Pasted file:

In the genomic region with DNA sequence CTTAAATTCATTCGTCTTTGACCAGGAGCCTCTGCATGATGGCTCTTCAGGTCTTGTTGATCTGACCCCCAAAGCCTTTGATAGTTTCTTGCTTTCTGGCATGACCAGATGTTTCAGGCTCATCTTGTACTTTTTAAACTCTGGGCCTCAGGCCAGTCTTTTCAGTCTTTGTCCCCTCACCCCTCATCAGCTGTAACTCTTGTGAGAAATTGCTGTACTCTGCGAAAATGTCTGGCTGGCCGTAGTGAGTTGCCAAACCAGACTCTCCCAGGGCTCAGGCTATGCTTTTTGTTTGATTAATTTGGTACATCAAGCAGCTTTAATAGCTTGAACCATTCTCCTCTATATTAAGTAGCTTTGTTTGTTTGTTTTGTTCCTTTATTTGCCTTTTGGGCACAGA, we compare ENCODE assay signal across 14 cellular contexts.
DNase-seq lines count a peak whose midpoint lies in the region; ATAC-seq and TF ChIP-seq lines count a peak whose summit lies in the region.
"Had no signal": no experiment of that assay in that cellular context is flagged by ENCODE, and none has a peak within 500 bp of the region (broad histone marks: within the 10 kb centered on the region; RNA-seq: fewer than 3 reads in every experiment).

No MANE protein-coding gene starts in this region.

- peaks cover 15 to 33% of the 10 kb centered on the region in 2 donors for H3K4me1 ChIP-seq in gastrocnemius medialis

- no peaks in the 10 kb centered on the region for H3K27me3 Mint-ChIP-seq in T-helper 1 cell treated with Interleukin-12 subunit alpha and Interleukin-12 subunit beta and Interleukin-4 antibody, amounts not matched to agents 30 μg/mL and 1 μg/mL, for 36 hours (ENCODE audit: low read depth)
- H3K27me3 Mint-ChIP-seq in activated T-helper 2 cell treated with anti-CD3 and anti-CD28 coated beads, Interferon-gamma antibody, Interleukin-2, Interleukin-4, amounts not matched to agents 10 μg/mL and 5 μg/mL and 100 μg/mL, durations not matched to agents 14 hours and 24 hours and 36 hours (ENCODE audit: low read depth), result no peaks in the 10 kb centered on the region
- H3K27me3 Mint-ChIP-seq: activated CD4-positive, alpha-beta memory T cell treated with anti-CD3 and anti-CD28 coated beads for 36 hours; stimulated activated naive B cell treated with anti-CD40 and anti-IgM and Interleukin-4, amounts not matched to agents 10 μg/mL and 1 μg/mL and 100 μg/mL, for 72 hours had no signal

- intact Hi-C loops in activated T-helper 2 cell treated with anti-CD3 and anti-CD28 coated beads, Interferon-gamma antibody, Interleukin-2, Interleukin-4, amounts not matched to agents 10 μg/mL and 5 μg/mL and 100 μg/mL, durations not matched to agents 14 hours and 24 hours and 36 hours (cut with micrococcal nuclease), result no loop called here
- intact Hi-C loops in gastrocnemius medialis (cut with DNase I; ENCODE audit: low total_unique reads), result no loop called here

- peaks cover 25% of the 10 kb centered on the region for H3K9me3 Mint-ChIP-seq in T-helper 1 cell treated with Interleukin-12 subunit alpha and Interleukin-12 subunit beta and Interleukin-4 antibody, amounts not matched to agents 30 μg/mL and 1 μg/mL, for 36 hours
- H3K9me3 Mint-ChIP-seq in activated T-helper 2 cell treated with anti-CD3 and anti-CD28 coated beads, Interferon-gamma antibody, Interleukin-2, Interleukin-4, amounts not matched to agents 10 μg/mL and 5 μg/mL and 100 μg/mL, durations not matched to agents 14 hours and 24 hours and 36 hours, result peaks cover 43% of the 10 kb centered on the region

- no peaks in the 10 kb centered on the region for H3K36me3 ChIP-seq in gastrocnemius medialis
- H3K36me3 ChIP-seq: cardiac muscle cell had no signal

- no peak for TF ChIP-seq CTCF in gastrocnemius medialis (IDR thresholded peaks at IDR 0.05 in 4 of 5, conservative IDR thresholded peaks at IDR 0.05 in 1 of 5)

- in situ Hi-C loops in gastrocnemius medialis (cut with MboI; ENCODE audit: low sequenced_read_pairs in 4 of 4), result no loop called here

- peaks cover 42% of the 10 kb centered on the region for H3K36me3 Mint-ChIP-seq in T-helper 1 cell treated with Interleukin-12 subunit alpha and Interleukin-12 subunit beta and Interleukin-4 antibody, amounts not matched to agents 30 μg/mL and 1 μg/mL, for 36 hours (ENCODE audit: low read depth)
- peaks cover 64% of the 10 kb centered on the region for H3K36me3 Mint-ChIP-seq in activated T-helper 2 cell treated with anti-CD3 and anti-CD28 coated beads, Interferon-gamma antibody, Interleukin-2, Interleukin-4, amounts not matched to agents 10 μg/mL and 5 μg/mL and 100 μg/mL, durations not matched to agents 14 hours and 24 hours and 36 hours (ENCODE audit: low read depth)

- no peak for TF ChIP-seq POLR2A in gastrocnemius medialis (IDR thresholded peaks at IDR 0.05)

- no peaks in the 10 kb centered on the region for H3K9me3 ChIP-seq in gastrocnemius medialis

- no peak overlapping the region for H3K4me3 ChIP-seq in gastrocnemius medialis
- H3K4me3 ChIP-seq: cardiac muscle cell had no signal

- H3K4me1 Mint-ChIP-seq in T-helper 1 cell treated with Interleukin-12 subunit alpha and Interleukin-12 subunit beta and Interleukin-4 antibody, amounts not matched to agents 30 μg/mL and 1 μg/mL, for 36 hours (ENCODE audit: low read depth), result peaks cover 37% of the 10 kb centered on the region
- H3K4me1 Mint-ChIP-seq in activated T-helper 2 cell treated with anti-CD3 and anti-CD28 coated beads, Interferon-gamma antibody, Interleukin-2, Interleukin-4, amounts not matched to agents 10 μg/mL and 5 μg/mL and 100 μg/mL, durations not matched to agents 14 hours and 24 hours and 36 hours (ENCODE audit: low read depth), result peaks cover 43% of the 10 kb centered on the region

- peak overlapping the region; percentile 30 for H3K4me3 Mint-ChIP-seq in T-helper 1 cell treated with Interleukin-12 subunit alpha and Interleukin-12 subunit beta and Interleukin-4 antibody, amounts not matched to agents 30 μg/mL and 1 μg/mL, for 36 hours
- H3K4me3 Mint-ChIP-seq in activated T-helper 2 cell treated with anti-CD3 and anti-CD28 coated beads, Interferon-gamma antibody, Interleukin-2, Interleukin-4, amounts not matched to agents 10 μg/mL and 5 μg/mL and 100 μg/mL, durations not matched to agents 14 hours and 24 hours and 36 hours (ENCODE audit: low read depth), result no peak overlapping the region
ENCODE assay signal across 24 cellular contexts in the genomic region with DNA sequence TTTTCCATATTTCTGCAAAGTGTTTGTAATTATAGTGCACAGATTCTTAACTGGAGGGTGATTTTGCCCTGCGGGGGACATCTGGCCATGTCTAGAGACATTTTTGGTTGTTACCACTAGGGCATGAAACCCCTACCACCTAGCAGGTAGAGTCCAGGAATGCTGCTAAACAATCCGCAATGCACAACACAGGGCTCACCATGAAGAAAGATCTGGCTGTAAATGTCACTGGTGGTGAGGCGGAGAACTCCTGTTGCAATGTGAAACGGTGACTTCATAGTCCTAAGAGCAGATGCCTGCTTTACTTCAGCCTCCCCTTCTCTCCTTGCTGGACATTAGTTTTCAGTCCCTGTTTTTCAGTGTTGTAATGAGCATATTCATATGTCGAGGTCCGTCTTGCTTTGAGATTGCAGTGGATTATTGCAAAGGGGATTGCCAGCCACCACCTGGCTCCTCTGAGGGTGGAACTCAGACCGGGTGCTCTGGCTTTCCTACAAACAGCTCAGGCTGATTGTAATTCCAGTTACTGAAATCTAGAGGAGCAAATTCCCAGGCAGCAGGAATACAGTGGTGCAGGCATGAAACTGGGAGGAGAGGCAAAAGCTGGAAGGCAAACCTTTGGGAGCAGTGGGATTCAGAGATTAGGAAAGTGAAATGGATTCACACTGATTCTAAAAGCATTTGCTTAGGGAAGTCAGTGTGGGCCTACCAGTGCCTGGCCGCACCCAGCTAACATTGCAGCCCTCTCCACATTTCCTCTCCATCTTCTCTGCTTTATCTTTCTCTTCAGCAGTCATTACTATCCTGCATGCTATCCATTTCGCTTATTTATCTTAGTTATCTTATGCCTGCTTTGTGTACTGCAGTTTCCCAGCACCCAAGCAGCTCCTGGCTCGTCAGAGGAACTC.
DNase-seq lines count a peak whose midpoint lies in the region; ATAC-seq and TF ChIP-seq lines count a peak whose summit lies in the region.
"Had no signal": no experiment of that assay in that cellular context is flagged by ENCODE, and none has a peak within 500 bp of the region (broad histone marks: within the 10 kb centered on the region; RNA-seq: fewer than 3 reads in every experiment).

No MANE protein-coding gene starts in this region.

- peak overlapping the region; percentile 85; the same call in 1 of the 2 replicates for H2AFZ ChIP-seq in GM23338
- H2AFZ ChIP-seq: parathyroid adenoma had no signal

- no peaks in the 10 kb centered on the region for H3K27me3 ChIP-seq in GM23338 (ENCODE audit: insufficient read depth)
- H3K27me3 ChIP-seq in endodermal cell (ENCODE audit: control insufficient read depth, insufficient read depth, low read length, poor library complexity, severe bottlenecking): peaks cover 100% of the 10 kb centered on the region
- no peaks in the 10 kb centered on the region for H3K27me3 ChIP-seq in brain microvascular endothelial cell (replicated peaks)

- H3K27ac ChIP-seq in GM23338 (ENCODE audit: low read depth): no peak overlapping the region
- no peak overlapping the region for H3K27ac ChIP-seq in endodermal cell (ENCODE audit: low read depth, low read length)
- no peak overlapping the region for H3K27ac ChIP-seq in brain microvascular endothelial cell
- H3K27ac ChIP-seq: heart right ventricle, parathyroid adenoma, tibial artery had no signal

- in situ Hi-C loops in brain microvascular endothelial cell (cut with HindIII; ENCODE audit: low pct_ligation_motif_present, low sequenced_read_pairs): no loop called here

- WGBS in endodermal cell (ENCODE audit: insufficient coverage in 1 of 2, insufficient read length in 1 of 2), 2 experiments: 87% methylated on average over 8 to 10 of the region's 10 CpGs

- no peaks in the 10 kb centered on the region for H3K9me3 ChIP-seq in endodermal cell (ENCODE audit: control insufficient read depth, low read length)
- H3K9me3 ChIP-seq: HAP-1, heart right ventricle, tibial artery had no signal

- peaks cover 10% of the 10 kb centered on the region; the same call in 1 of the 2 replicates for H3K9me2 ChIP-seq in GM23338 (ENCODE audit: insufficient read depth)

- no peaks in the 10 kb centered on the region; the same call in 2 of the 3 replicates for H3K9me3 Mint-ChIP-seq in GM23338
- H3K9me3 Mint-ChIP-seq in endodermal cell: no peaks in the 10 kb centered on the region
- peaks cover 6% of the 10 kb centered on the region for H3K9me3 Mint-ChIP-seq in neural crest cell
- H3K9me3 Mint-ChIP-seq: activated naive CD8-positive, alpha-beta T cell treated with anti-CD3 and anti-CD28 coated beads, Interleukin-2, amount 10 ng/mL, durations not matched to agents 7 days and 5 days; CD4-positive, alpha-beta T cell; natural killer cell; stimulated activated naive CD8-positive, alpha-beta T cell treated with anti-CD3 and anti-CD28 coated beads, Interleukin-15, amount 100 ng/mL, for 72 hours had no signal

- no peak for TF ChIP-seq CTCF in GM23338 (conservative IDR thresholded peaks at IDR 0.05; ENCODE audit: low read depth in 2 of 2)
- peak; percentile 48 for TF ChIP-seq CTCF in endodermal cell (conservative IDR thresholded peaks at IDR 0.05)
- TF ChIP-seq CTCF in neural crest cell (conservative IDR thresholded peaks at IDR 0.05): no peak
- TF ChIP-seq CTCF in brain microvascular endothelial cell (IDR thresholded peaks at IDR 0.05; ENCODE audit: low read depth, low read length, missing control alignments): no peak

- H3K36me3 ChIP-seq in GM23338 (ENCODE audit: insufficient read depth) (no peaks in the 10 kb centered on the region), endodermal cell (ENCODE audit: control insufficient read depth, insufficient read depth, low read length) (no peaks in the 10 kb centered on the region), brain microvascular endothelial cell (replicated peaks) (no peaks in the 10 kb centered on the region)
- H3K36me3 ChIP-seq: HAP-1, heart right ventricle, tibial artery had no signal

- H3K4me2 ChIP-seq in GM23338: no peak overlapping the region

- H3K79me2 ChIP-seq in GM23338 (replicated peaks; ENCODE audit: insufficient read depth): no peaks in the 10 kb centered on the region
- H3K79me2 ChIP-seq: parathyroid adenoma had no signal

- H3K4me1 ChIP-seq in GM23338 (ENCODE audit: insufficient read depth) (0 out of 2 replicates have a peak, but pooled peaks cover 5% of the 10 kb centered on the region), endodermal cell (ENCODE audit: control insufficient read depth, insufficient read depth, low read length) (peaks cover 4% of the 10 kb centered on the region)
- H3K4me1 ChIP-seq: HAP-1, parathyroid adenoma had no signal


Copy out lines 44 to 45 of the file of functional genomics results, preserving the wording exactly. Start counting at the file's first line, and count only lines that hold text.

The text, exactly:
- peaks cover 10% of the 10 kb centered on the region; the same call in 1 of the 2 replicates for H3K9me2 ChIP-seq in GM23338 (ENCODE audit: insufficient read depth)

- no peaks in the 10 kb centered on the region; the same call in 2 of the 3 replicates for H3K9me3 Mint-ChIP-seq in GM23338